Friday, June 8, 2012

9 Songs


(Michael Winterbottom / 2004)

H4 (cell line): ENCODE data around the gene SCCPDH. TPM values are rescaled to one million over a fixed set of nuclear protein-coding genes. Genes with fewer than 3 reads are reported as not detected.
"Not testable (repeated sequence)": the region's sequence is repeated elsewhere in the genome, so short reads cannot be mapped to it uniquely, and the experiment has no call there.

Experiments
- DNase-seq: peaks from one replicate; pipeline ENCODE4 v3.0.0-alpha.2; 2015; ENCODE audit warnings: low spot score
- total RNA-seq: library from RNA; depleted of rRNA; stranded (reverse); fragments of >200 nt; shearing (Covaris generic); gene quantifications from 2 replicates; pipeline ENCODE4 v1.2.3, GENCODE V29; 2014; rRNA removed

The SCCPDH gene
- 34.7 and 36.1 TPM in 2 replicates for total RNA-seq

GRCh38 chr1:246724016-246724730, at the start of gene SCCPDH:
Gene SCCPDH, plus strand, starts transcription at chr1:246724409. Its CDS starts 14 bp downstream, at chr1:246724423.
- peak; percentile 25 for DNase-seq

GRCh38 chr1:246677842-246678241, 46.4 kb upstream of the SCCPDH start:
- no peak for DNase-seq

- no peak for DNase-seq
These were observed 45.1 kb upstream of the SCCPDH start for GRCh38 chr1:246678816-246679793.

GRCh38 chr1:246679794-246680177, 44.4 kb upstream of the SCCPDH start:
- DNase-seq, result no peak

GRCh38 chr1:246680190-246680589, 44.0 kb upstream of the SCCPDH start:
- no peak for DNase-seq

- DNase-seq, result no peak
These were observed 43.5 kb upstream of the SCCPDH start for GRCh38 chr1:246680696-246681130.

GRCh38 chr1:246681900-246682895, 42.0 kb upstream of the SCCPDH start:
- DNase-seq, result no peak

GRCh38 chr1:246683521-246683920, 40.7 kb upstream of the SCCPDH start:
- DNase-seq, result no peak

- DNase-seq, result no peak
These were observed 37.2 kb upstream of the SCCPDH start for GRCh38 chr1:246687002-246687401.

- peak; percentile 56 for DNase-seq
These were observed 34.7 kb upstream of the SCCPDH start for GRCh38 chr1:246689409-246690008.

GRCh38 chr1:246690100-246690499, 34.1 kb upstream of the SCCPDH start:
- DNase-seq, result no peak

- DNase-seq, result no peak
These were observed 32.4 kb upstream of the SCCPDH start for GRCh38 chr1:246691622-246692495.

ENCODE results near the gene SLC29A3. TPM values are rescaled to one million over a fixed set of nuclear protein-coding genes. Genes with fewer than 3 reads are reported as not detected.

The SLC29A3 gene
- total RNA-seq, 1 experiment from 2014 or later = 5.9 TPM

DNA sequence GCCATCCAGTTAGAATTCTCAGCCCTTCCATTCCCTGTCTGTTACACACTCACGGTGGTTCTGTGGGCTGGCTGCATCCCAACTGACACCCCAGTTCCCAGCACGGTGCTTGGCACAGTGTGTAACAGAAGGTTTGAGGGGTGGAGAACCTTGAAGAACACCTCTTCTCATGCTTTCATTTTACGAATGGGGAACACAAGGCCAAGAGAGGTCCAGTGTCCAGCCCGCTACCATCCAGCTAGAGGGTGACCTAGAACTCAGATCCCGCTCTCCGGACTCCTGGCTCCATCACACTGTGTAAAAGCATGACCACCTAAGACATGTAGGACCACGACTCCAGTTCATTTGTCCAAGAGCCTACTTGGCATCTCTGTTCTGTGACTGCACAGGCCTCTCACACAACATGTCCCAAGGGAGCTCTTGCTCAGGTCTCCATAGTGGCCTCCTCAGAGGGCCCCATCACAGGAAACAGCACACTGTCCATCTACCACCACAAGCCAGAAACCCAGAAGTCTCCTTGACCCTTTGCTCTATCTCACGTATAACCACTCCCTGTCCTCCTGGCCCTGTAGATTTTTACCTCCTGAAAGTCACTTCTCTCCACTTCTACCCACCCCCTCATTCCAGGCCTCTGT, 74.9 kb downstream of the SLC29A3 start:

I’m not sure why I continue to watch Winterbottom’s films. Like Oliver Stone or Danny Boyle I keep coming back, hoping that each new film will be the skeleton key to their aesthetic, but alas, I’m consistently disappointed. 9 Songs is overburdened with stylistic flourishes that amount to nothing. A certain type of intimacy emerges that borders on the indecent—as if Winterbottom is attempting to display the limits of photographing human experience. We are aware that the sex is un-simulated, we can assume the expressions of pleasure are genuine, but we can never feel what we are seeing, no matter how close we are to the action—this is the character's memory, not ours. This fractured mood is doubled by the rock venue sequences which play out as generic concert footage (the kind that is acceptable if you dig the music, but if you don’t it’s totally worthless). Like many films that revolve around un-simulated sex, the filmmakers don’t seem to know what to do when the actors aren’t fucking, making the sex a mere gimmick. Perhaps if Winterbottom was a more daring formalist this might work, but it comes off as gonzo porn sutured to direct to DVD concert footage of some band you may not give a shit about. There is nothing to distinguish between Winterbottom's images that evoke media over-saturation and actual media over-saturation.

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